We introduce a nonpartisan probability distribution on congressional redistricting of North Carolina which emphasizes the equal partition of the population and the compactness of districts. When random districts are drawn and the results of the 2012 election were retabulated under the drawn districtings, we find that an average of 7.6 democratic representatives are elected. 95% of the randomly sampled redistrictings produced between 6 and 9 Democrats. Both of these facts are in stark contrast with the 4 Democrats elected in the 2012 elections with the same vote counts. This brings into serious question the idea that such elections represent the "will of the people." It underlines the ability of redistricting to undermine the democratic process, while on the face allowing democracy to proceed.
Network infrastructures, such as roads, pipelines or the power grid face a multitude of challenges, from organizational and use changes, to climate change and resource scarcity. These challenges require the adaptation of existing infrastructures or their complete new development. Traditionally, infrastructure planning and routing issues are solved through topdown optimization strategies such as mixed integer non linear programming or graph approaches, or through bottom up approaches such as particle swarm optimizations or ant colony optimizations. While some integrated approaches have been proposed int he literature, no direct comparison of the two approaches as applied to the same problem have been reported. Therefore, we implement two routing algorithms to connect a single source node to multiple consuming nodes in a topology with hard boundaries and nogo areas. We compare a geometric graph algorithm finding an (sub)optimum edgeweighted Steiner minimal tree with a Ant Colony Optimization algorithm implemented as an Agent Based Model. Experimenting with 100 randomly generated routing problems, we find that both algorithms perform surprisingly similar in terms of topology, cost and computational performance. We also discovered that by approaching the problem from both topdown and bottomup perspective, we were able to enrich both algorithms in a coevolutionary fashion. Our main findings are that the two algorithms, as currently implemented in our test environment hardly differ in the quality of solution and computational performance. There are however significant differences in ease of problem encoding and future extensibility.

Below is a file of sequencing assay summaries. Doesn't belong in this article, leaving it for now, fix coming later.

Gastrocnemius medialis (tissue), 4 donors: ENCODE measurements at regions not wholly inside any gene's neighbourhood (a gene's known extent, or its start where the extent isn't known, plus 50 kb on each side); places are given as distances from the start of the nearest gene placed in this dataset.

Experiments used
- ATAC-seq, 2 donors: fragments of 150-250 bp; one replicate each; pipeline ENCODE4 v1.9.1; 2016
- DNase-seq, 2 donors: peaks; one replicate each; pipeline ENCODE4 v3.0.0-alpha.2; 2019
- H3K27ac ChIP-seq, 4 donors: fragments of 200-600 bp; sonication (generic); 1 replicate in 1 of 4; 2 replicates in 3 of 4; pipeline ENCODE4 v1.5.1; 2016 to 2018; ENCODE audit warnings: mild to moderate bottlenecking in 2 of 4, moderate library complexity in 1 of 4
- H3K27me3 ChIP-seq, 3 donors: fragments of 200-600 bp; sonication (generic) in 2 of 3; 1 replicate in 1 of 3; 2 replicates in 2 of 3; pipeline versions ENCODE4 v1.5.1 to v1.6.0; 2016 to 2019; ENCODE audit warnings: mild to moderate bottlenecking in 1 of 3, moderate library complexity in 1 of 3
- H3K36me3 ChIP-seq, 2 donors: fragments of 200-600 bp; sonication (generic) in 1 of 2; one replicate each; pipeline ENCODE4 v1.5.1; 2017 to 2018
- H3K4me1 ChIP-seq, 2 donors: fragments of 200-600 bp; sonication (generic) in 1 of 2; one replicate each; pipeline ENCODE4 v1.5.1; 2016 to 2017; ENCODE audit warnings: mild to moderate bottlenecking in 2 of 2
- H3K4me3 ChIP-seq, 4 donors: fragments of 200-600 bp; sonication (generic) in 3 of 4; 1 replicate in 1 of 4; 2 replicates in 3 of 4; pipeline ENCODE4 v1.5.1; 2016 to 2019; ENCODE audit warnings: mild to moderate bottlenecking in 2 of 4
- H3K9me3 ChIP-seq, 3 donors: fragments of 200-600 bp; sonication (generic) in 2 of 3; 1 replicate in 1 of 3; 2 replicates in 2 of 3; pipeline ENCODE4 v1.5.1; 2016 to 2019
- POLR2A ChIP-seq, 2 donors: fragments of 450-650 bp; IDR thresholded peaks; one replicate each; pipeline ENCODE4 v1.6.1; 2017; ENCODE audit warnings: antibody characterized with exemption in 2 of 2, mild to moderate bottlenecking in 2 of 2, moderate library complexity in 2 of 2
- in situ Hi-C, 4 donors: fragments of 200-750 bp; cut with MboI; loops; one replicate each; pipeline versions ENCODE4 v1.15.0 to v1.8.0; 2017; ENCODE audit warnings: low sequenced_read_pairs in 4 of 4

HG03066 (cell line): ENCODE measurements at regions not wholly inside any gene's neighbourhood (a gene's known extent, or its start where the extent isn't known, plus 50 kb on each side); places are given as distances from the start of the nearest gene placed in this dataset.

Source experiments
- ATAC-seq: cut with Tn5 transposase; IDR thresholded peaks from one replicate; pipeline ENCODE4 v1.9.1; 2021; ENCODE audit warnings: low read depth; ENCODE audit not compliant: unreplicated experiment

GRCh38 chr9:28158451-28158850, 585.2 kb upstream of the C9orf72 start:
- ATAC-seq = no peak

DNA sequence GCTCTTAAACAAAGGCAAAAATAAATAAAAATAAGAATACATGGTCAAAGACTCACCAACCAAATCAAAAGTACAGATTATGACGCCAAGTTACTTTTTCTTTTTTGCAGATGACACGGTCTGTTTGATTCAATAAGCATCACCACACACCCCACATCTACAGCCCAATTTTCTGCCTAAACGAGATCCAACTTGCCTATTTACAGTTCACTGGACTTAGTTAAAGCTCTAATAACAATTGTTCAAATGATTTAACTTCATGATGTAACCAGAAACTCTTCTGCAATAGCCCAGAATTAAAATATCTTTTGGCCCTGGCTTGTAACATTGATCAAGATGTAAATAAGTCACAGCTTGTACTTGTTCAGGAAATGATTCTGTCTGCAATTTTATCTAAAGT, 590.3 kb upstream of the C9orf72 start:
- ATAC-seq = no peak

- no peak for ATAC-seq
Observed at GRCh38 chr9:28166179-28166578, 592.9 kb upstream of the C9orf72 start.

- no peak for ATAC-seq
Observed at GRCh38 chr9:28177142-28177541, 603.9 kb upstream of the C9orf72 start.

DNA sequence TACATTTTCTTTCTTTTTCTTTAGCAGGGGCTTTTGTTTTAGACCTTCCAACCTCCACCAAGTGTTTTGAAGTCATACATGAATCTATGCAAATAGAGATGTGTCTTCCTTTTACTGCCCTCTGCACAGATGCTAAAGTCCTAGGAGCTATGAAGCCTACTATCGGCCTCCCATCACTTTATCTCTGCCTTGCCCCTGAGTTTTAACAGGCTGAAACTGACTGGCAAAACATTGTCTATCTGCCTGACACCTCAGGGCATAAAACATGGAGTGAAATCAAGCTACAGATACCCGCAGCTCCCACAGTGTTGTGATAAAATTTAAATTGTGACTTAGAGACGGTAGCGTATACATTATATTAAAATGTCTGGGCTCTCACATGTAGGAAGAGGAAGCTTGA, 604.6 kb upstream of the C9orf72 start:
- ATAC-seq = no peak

This paper presents an idealized design for a legislative system. The concept of idealized design is explained. The paper critiques two critical (and often taken for granted) features of the legislative branches of most contemporary democratic governments: legislators are chosen by election, and the same bodies perform all legislative and metalegislative functions, for all laws. Seven problems with these two features are described. A new model of lawmaking is proposed, based on three concepts from ancient Athenian democracy — random selection, dividing legislative functions among multiple bodies, and the use of temporary bodies (like contemporary juries) for final decision making. The benefits of the model are laid out, and likely objections are addressed.

We analyze the replicatormutator equations for the RockPaperScissors game. Various graphtheoretic patterns of mutation are considered, ranging from a single unidirectional mutation pathway between two of the species, to global bidirectional mutation among all the species. Our main result is that the coexistence state, in which all three species exist in equilibrium, can be destabilized by arbitrarily small mutation rates. After it loses stability, the coexistence state gives birth to a stable limit cycle solution created in a supercritical Hopf bifurcation. This attracting periodic solution exists for all the mutation patterns considered, and persists arbitrarily close to the limit of zero mutation rate and a zerosum game. Nonlinear Dynamics of the RockPaperScissors Game with Mutations Danielle F. P. Toupo, Steven H. Strogatz http://arxiv.org/abs/1502.03370
Via Complexity Digest